The village of Dhaana appears deserted. Migrant workers, constituting almost half of the population of this village in Manesar, Haryana, are nowhere to be found and are expected to return only after the situation in the Maruti Suzuki plant is sorted out.
Much like an urban centre, The demography of the village is similar to Delhi. Natives live ingrained with migrants, both complementing each other. But now Dhaana village is experiencing how it feels without migrants.
“The village is facing a loss of at least Rs 10 lakh per day,” said Rajkumar, son of Dhaana village sarpanch Moorha Ram, about the Maruti unrest. “We will fall flat if the plant is shifted.”
The talk of Maruti shifting production from Manesar, Haryana, to Gujarat has given rise to a sense of insecurity in the 50 odd villages in Manesar, scattered around the plant.
In 2002, the Haryana government acquired 3,000 acres of land for the plant from the villagers at the rate of Rs 2.25 lakh per acre, said Rajkumar. “It was peaceful. There was hardly any resistance.”
The deal changed the dynamics of the villages, in more than one form. Once production at the plant started, the company said it would not hire locals as they would create regular disturbances at the plant, said Rajkumar.
So with its newly acquired wealth, majority of the villagers either purchased land in close vicinity or started businesses that were auxiliary services to the plant, or catered to the plants workforce, who came from other parts of the country.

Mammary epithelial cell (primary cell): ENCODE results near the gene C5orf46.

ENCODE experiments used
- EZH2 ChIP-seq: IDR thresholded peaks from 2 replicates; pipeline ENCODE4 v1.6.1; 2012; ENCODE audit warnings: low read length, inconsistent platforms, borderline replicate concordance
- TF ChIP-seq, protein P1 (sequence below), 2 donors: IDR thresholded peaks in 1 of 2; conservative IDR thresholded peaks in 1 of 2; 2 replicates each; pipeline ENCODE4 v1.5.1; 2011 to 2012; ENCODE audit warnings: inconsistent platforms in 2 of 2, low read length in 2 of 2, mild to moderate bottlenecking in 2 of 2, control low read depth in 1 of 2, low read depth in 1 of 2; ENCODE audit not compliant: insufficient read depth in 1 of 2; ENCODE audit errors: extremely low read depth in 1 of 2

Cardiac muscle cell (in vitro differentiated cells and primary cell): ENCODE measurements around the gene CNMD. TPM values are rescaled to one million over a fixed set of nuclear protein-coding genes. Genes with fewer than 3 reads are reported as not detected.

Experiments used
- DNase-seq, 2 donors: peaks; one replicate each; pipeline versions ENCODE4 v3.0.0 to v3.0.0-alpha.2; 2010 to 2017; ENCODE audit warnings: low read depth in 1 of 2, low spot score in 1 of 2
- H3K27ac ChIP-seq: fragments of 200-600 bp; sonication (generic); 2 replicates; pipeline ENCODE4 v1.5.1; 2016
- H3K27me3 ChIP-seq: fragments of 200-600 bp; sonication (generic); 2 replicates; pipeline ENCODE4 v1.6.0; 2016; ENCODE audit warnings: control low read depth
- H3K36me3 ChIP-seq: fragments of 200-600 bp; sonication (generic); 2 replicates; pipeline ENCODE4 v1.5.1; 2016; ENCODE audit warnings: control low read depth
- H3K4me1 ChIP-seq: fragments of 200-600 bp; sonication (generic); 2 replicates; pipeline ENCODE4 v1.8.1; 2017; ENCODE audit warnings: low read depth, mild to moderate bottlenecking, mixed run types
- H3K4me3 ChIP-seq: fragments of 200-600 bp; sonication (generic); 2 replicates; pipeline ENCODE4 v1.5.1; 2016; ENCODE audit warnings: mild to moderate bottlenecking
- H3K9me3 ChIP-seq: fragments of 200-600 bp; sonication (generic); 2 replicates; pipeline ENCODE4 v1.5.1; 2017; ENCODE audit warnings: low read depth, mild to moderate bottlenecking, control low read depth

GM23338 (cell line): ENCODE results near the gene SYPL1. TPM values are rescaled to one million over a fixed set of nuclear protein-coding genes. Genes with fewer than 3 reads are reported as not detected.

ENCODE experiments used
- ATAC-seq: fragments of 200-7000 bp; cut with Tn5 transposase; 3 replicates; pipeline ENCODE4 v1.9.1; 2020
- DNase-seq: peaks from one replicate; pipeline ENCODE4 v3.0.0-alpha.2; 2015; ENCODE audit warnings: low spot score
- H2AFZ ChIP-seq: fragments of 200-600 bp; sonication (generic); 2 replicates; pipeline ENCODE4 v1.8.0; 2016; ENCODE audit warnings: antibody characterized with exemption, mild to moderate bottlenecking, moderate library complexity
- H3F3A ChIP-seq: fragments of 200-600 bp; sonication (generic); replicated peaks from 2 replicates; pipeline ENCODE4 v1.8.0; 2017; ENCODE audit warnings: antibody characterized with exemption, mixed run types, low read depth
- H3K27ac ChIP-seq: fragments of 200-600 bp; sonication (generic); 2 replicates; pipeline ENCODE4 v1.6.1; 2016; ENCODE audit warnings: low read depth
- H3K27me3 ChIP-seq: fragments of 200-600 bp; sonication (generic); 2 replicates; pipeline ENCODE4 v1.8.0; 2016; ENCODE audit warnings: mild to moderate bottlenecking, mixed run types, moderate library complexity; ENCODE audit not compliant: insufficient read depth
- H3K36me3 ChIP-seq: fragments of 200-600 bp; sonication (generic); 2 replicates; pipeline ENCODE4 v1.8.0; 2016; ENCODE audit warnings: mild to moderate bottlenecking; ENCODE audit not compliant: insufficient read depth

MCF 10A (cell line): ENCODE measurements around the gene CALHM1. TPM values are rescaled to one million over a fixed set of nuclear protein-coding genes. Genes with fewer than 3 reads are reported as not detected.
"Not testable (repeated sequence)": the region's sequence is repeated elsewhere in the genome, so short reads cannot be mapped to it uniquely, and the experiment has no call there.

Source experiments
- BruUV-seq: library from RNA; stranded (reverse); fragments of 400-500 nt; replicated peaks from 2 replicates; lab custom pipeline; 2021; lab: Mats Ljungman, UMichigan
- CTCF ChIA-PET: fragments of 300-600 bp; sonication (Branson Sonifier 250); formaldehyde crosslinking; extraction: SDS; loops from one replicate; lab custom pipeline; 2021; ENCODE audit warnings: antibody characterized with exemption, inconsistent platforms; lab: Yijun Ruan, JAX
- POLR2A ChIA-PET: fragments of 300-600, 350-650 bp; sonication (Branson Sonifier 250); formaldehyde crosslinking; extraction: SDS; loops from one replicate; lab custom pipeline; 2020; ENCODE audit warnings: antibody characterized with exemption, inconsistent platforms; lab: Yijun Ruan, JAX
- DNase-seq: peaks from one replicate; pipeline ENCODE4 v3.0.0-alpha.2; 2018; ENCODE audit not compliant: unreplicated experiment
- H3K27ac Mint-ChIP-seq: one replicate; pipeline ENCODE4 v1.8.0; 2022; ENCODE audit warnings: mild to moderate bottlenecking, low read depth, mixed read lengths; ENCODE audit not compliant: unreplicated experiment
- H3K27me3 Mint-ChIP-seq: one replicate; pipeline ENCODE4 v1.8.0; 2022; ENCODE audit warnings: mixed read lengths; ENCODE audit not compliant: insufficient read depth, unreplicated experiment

Many of them, like Rajkumar, forayed into the transport business, supplying manufactured cars to showrooms.
Others opened teashops, provisional stores, cyber cafes, movie rental libraries and mobile phone showrooms. And almost all of them added between one and three floors to their buildings; sliced them into tiny rooms and rented them out to the sea of workers who trooped into Manesar from all over India.
Satya Narayan of village Baans Pur, Manesar, is a landlord to 400 workers who live in 50 such rooms at Rs 2,000 per month each. His tenants hail from Jajjhar, Hisar and Rohtak districts in Haryana. Not a single worker, said Narayan, has returned to his room since the unrest at the plant, which gives him his ‘rozi roti’. “We will make all possible efforts to make sure that the plant is not shifted,” he said.
Workers from the Maruti plant are also regulars at ‘Bhagwat ka dhaba’- a vegetarian restaurant run by Bhagwat Prasad. At 5 pm on a normal day, workers throng his joint for their daily dose of ‘chai’ and ‘matthi’.
These days, Bhagwat and his staff are found playing cards around this time. “Minor clashes are usual and cannot be avoided at any factory of this size. But this time it looks serious. All my customers are gone,” said Prasad.
Prasad has a bigger worry though. His elder son is pursuing a diploma course in electrical engineering from a government institute in Rohtak. Though Prasad lives a few steps away from the Maruti plant, he said, it was unfortunate that his son would never get employed with the company.
“Being local is a curse here. There are no jobs for us. But let me tell you that this will change now since the company has realised what havoc these outsiders can create,” said Prasad.
Unlike previous decades when the villagers made peace with the fact that Maruti like factories would not hire local youth, voices are raising for their employment. It was one of the demands made by the Mahapanchayat conducted on Monday which saw representatives of around 100 odd villages.
The Mahapanchayat also demanded that the Maruti violence be probed by the CBI, and asked the government should make sure that the plant is not relocated.